Smartphones in school: panelists talk with Nelson parents

Smartphones in school: panelists talk with Nelson parents

An evening of discussion was sponsored by the LVR Parent Advisory Committee

A group of six panelists discussed the issue of smartphones in classrooms on Tuesday night at the L.V. Rogers gym. They each spoke for five minutes, then took questions from the audience of about 100 parents.

The following is a summary of panelists’ comments and their responses to parents’ questions.

Kari Kroker is an English teacher at L.V. Rogers who said she got tired of repeatedly telling distracted kids to put their phones away. Now she requires students to turn in their phones when they arrive in class because she says they disrupt learning and interfere with a sense of cohesion and community. She said her students have accepted this and parents support it.

Kroker said her English classes deal with subjects people have thought about for thousands of years, “and just to get our minds around some of these ideas, to formulate questions, requires a certain amount of quiet, and we need to create that space for them. I think they deserve time to be introspective. I think they deserve someone who will hold the world at bay and give them time to think and learn and ponder.”

Scott Rothermel, a retired police officer and the safe school co-ordinator for School District 8, talked about cyber-bullying and sexting (sending nude or semi-nude photos).

He said cyber-bullying can happen on any digital device at any time of day or night, not like earlier times when bullying could be avoided by simply going home.

“Amanda Todd (a Vancouver fifteen-year-old who committed suicide in 2012) was actually ‘sextorted’ — extorted for more sexual content,” he said. “And she was not just harassed from Vancouver but from all over Canada the U.S. and Europe. That is the difference. In a playground, there was some escape from that. Now it can be international.”

Rothermel said the average age for sexting among girls is 12 and among boys is 14.

A typical scenario, according to Rothermel, might be, “Hey, I have seen you in your bra and panties now, but I want more and I want a video. If you don’t give me those, I am going to show all your friends.”

He said we create automobiles for adults, not for children, and there are strict parameters around learning to drive. We should be thinking about digital devices in the same way, he said, and conversations about consent should begin early.

Terese Bowors, a Nelson parent in a blended family of four children, spoke about a device called Circle, through which a parent can control all internet content in the home on all devices. Parents can set time limits for platforms and apps, disable or pause the internet for specific periods of time (such as dinner time), set individual filters for different members of the family, and prohibit late night surfing.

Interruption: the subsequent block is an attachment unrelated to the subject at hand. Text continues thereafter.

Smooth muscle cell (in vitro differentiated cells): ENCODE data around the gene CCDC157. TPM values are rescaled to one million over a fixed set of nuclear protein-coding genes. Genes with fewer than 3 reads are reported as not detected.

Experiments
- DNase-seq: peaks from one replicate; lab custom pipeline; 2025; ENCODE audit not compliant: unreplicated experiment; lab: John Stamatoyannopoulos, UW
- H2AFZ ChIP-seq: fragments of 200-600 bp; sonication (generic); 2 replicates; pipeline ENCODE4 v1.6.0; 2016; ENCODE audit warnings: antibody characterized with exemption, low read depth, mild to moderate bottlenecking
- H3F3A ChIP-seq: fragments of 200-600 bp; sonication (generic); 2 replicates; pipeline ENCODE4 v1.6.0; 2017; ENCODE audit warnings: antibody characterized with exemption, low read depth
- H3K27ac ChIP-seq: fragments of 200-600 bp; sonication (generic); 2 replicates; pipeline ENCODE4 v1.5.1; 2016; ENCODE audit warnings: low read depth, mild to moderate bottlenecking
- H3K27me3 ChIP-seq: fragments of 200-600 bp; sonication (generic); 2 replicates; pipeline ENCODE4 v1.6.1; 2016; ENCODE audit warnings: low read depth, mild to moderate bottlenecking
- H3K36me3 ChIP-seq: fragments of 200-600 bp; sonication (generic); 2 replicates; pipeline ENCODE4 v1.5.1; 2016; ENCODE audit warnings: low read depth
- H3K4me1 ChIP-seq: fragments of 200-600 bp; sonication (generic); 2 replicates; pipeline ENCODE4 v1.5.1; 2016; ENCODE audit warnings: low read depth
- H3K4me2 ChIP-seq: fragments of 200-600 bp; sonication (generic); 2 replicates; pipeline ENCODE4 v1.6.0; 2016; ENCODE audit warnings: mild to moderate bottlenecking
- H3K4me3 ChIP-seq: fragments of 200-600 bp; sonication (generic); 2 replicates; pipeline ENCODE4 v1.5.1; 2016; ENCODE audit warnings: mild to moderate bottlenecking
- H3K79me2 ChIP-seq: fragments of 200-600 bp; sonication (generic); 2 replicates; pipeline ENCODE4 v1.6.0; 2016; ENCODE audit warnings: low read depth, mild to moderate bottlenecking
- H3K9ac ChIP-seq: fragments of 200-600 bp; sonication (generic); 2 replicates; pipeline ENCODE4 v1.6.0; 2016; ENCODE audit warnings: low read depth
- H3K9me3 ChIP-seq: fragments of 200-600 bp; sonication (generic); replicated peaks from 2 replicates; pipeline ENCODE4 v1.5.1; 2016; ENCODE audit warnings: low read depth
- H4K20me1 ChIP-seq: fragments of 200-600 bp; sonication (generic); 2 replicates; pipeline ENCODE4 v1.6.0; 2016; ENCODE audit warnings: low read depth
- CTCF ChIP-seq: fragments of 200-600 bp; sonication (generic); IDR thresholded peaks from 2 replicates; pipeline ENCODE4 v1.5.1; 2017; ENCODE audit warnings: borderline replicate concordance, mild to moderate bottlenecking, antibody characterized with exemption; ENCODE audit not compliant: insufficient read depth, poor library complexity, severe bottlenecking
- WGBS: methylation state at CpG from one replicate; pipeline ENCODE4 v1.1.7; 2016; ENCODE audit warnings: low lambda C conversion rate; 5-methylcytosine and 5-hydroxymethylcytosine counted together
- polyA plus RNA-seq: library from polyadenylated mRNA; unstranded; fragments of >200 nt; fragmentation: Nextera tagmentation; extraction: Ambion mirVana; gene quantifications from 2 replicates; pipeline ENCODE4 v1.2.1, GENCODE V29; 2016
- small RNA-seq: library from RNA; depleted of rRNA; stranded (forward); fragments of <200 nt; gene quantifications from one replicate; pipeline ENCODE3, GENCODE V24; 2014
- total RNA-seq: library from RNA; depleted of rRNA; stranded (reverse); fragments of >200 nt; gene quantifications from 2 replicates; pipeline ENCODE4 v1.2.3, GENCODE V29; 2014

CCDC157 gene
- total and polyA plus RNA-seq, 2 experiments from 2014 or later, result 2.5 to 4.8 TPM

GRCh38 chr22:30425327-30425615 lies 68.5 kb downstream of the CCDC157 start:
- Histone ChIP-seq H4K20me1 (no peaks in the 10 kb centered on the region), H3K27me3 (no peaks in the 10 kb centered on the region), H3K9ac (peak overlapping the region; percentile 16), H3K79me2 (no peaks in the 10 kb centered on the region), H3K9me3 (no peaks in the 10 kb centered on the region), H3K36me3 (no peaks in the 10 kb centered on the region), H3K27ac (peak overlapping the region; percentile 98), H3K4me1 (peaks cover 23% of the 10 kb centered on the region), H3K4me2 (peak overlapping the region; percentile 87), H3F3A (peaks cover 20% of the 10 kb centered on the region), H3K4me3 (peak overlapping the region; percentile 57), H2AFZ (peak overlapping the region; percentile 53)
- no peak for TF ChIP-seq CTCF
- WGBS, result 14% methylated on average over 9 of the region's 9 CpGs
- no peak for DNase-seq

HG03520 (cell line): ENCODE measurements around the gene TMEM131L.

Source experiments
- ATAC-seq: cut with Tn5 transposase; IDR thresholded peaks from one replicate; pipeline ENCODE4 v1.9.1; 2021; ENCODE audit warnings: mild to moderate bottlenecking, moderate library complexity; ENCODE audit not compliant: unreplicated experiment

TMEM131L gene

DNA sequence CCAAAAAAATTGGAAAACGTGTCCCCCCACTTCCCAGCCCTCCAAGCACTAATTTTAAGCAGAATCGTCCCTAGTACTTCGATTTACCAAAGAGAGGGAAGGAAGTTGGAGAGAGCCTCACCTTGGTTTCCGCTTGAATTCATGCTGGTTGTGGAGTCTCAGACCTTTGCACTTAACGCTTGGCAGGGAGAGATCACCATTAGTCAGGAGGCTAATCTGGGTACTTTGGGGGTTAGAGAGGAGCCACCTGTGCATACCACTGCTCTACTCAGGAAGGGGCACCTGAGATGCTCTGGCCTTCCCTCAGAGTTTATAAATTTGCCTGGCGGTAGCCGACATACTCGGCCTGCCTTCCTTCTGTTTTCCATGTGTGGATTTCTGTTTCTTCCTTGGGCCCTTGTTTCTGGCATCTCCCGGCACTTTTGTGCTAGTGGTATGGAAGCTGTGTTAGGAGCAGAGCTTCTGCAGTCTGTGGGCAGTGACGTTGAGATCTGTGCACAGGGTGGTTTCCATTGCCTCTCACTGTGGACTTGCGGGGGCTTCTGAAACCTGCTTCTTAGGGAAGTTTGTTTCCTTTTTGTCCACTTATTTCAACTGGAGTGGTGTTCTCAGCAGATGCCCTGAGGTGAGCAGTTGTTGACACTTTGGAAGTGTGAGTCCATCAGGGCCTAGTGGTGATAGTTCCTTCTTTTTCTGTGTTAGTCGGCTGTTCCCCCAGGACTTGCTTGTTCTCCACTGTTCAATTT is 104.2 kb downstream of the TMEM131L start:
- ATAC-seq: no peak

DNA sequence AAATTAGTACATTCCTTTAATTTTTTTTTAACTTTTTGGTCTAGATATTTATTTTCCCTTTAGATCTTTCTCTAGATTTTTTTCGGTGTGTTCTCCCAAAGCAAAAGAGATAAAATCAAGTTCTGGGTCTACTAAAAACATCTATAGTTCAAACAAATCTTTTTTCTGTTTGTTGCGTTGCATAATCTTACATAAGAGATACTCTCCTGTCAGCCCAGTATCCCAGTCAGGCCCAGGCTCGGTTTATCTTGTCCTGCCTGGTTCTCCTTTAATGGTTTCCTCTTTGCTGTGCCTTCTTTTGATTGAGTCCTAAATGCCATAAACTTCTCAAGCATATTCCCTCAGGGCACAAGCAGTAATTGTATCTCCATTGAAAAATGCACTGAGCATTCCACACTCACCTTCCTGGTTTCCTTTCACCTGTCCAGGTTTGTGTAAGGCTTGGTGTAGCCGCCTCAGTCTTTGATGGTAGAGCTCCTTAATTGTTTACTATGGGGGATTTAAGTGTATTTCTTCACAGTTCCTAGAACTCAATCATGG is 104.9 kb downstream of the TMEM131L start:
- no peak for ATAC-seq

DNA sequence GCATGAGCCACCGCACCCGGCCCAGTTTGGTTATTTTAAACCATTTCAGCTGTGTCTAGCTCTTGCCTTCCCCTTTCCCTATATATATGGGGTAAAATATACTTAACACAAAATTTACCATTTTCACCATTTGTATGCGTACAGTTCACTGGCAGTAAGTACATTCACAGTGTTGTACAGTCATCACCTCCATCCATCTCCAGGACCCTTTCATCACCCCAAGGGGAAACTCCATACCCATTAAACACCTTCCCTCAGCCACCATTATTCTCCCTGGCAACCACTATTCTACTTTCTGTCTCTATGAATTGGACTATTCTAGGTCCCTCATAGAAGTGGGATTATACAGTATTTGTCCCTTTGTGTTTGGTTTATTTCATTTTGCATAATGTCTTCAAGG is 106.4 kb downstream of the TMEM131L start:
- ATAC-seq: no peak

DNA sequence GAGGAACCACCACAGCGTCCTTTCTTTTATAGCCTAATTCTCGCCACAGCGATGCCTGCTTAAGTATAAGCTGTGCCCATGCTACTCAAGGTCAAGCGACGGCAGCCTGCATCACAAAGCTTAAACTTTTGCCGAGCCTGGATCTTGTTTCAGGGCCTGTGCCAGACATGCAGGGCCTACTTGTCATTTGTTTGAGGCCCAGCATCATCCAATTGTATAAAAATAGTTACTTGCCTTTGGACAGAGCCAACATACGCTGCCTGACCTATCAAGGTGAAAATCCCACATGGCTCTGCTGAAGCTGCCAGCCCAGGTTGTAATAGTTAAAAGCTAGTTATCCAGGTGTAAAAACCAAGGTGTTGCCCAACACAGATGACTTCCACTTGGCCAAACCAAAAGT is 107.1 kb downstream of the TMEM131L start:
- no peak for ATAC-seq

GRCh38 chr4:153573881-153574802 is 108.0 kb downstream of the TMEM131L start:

“I had lost my children to the internet and I wanted them back,” she said, adding that with the new device, the internet shuts off at 9:30, “and that is when all the kids come up and jump on our bed, and I want that.”

She said Circle connects to the router in the home but that a subscription service is available that will filter the internet on a specific device anywhere in the country.

Liz Amaral has taught parenting courses at Nelson Community Services for more than 20 years. She said phones interfere with the attachment between parents and children “because it is in the eye contact, it is in the smiles, it is in the interactions between human beings, and smart phones rob us of the attachment.”

She said phones tend to increase children’s peer orientation, “and that means we as parents are factored out of the equation.”

Amaral called smartphones uninvited guests in the home. “So how do we invite them in, but have limits and controls so it is an invited guest?”

Yvonne Dawydiak, who appeared by a Skype connection, is a classroom teacher who currently trains teachers in the faculty of education at UBC. She said she is not in favour of banning phones from the classroom but rather negotiating the terms of their use. She said prohibition approaches to drug use and sexual activity have not worked, and banning phones would not either.

She said the adults’ job is to help young people move into adulthood where they may find themselves in work situations where they cannot use their phones. She said avoiding phone addiction requires conversations in the school and at home because children will not learn this on their own.

Dawydiak said there are now many schools across the province that teach self-regulation, and that the smartphone discussion belongs there.

There is much research and experience to recommend smartphones as a learning tool in classrooms,” she said.

Jeff Yasinchuk is a teacher librarian at Trafalgar Middle School. He said he was once an active technology leader in the school district and that he has recently had a change of heart. He said he has been disturbed lately because the school library is so quiet, with kids on their phones.

“I thought this does not feel right, in my heart. So I went ahead and banned devices in the library.”

Now he says the library is active again, with games, discussion, and reading.

“It’s a lot louder in there. It’s beautiful. I couldn’t be happier.”

Yasinchuk says he teaches a digital literacy to all Grade 6 classes at Trafalgar, covering online safety and privacy.

“The kids are really open to this discussion,” he said.


• Mr. Yaz’s change of heart (Feb. 2018)

• Tragalgar takes a digital device holiday (Feb. 2018)

• What it means to be human (without a smartphone) (Feb. 2018)

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